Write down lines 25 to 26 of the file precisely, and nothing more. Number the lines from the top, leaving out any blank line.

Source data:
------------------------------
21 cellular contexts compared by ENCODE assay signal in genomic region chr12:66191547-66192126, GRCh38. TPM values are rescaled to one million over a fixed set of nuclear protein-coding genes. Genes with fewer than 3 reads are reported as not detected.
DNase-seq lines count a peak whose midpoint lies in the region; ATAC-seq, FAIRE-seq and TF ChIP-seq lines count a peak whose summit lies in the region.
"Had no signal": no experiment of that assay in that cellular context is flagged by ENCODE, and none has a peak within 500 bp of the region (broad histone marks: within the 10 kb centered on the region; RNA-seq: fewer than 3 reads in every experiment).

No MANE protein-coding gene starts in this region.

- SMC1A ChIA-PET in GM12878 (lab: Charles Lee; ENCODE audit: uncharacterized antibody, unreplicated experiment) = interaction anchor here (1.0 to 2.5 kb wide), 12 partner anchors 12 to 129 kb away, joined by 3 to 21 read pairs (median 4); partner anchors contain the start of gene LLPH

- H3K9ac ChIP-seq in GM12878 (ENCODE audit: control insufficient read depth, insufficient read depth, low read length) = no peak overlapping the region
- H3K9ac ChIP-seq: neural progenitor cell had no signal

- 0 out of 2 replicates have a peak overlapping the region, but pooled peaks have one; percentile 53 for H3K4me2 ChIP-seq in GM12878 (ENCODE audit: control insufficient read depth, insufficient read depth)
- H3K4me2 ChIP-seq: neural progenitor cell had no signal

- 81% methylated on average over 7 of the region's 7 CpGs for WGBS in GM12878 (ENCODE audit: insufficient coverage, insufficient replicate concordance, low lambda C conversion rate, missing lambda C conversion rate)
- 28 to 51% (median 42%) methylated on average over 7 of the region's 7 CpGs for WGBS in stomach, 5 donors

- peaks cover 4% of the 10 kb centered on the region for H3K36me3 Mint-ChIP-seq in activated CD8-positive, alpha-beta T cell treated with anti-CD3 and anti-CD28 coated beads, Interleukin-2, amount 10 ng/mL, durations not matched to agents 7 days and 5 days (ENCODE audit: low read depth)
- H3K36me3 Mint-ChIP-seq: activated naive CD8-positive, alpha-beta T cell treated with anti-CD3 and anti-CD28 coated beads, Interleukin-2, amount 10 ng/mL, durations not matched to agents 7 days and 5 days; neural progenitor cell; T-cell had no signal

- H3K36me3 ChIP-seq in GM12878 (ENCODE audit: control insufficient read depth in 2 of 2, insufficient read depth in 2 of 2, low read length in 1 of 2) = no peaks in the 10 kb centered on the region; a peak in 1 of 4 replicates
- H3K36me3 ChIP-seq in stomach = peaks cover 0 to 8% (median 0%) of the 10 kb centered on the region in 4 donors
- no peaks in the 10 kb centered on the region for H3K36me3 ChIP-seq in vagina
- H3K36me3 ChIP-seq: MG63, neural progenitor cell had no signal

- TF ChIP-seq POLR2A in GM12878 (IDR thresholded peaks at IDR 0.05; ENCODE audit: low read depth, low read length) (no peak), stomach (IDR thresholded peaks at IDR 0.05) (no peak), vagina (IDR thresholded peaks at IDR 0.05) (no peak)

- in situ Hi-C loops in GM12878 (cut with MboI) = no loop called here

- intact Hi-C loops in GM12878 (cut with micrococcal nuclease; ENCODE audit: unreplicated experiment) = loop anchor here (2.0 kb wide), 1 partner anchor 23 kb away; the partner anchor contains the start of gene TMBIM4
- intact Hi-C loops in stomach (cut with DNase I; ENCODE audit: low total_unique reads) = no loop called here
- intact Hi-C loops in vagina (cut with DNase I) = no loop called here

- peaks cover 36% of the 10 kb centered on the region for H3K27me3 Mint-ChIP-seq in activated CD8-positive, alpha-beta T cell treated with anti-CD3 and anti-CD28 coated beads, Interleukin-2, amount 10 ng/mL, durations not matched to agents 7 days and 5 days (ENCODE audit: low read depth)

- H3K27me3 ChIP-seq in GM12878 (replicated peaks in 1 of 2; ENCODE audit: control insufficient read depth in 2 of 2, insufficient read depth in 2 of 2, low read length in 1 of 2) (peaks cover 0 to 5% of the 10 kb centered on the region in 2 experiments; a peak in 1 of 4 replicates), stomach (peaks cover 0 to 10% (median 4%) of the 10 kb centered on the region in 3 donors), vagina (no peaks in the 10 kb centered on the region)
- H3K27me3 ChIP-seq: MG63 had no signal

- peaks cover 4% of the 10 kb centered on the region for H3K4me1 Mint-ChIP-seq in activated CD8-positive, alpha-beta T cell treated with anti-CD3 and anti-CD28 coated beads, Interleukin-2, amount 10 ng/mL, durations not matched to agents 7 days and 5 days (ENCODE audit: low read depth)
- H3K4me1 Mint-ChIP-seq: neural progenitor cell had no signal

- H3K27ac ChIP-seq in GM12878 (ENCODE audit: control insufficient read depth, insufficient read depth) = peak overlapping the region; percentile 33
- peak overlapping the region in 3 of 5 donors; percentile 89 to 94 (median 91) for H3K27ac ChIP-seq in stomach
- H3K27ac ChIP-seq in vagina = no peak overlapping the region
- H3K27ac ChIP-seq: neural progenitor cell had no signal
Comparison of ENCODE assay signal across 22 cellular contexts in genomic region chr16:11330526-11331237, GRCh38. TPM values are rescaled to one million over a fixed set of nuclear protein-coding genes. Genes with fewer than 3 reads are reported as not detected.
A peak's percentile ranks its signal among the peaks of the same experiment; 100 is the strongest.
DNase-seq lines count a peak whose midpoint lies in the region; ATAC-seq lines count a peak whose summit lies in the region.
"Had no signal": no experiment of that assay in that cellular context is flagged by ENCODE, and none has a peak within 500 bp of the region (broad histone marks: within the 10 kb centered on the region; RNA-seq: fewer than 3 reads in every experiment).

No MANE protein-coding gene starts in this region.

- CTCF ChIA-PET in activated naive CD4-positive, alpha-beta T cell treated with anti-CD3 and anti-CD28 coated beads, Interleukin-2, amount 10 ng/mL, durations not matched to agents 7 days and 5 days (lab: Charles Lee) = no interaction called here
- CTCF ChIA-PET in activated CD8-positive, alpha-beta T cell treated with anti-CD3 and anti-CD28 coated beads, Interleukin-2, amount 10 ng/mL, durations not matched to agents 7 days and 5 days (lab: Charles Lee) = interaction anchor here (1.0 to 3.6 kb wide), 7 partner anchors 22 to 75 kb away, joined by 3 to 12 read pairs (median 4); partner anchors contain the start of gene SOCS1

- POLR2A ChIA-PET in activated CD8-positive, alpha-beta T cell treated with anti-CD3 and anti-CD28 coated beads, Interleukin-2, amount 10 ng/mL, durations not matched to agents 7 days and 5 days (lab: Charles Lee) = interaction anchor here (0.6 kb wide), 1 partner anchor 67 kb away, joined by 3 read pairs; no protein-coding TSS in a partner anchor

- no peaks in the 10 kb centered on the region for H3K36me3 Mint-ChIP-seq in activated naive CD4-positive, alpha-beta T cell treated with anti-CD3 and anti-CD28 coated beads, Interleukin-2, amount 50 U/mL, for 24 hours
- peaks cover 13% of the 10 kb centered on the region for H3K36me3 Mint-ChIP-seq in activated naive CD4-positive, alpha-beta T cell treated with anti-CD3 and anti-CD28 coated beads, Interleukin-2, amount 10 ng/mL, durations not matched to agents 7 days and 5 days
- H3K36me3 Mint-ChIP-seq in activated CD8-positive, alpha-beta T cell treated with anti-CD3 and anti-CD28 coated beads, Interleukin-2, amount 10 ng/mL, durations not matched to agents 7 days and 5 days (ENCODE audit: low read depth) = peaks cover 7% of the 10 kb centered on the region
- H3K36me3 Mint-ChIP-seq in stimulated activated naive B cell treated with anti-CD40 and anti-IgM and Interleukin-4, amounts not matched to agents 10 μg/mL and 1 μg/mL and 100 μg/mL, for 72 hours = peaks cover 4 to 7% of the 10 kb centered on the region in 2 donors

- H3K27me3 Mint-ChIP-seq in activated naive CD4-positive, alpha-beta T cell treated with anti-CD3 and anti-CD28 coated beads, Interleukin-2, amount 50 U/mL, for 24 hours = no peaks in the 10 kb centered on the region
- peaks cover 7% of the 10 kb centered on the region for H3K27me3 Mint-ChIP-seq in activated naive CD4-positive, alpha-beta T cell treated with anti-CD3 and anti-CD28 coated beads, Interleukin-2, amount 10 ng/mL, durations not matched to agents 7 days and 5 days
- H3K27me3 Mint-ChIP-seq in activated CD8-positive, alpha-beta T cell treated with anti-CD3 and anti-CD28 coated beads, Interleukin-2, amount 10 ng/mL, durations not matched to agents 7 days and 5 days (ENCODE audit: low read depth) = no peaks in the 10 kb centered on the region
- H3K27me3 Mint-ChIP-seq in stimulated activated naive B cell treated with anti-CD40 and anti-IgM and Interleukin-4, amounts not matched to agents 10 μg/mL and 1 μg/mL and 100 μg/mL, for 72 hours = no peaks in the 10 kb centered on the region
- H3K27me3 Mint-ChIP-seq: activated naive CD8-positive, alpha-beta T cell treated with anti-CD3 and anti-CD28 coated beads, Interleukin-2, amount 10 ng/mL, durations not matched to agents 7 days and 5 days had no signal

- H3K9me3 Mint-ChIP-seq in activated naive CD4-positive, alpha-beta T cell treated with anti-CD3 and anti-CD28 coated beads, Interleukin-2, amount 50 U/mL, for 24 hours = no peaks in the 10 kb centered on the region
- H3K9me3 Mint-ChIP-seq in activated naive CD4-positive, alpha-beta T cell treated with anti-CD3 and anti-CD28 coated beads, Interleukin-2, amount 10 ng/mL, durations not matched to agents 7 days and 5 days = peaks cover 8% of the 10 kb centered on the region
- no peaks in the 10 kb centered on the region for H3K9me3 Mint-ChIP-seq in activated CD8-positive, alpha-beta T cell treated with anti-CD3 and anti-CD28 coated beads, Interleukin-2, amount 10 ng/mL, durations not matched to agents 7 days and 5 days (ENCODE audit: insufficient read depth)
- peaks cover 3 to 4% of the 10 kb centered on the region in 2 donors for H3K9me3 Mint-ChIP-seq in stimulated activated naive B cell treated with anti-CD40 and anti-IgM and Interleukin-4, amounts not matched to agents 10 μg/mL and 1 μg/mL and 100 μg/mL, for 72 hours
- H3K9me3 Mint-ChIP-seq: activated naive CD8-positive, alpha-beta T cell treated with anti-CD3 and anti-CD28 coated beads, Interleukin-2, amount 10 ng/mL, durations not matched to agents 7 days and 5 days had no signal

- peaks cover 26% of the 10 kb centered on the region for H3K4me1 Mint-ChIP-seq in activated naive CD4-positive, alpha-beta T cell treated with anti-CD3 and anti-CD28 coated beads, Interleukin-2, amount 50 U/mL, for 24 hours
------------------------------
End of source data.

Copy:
- H3K27me3 ChIP-seq: MG63 had no signal

- peaks cover 4% of the 10 kb centered on the region for H3K4me1 Mint-ChIP-seq in activated CD8-positive, alpha-beta T cell treated with anti-CD3 and anti-CD28 coated beads, Interleukin-2, amount 10 ng/mL, durations not matched to agents 7 days and 5 days (ENCODE audit: low read depth)